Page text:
In another life, this table was a structural beam in a building in NYC. Remember when your mom told you to look on the inside to see someone's real beauty? Same holds true with lumber.
I've got a bunch of interesting furniture in the pipeline and I'm starting to gather materials. A couple of pieces are spec'd out in weathered barn siding. That can be tough to source, but I know a guy in upstate NY who squirrels away lumber every chance he gets. He had some interesting boards that had been vertical board and batten siding on an old local barn that dated back somewhere in the 1800's. I went and brought home a truckload. I can't wait to get into this project...
The original concept for this dining set was from NYC architect Gary Deam of Deam Design. He designed the apartment this project is for, incorporating a long built in banquette to anchor the dining area. I was asked to design and build the individual pieces. Trestle tables work best with banquettes, so that was my starting point. The chair design is a refinement of a chair that I have built a couple of times in the past. And the banquette was designed to have clean lines and comfortable geometry. Since the space was going to feel refined and comfortable, I wanted to introduce something bold and a little rugged as counterpoint. So I used reclaimed Heart Pine, with all its cracks, holes, and character. On certain surfaces I planned to keep the antique patina of the old beams.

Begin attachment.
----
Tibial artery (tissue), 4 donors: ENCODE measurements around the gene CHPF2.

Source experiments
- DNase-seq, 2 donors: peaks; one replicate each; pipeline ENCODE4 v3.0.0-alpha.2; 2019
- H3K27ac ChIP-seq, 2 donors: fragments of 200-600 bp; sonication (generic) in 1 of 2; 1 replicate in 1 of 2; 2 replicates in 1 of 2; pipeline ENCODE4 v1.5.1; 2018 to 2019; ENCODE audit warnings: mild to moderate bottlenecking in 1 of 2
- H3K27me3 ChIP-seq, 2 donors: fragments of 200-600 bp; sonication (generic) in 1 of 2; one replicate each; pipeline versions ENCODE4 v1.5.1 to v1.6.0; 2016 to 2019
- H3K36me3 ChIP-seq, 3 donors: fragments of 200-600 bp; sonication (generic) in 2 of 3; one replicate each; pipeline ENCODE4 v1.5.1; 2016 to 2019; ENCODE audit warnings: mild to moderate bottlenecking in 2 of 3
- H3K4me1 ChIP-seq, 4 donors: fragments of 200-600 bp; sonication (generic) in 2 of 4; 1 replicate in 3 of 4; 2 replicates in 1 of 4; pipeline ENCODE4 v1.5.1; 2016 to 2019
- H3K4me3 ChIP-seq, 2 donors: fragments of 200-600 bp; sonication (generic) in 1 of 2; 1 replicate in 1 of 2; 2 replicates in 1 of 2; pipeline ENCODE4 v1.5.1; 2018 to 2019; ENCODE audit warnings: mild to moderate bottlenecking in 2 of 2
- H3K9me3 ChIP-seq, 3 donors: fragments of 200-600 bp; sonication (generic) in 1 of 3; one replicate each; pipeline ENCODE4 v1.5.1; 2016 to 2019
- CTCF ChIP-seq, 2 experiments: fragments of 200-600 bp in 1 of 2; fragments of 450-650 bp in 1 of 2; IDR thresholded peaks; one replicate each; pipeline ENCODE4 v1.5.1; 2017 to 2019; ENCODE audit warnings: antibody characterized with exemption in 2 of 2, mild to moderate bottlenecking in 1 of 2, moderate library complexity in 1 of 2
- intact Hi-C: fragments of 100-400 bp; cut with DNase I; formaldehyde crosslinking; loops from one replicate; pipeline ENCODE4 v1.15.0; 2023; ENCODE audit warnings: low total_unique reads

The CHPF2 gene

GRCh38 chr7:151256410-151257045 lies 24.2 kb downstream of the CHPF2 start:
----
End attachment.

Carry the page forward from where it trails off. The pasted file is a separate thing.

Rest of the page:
Here are boards for the tabletop being laid out:
The trestle assemblies (legs) for the table, with the top in the background:
And finally, the banquette takes form. (Notice the cutout in the seat: I made the seat with two lids that hinge up so the bench can be used for storage as well.)
Next time: Final pictures!
I'm going to do this next post as a little series to give a glimpse of the process (or lack thereof) behind what I do. Bear with me: I'll include pictures and try not to talk too much.
First, an Idea: Long built-in banquette, table, chairs
Next, lumber: Reclaimed beams from M. Fine Lumber in Brooklyn
Check back soon for the next installment...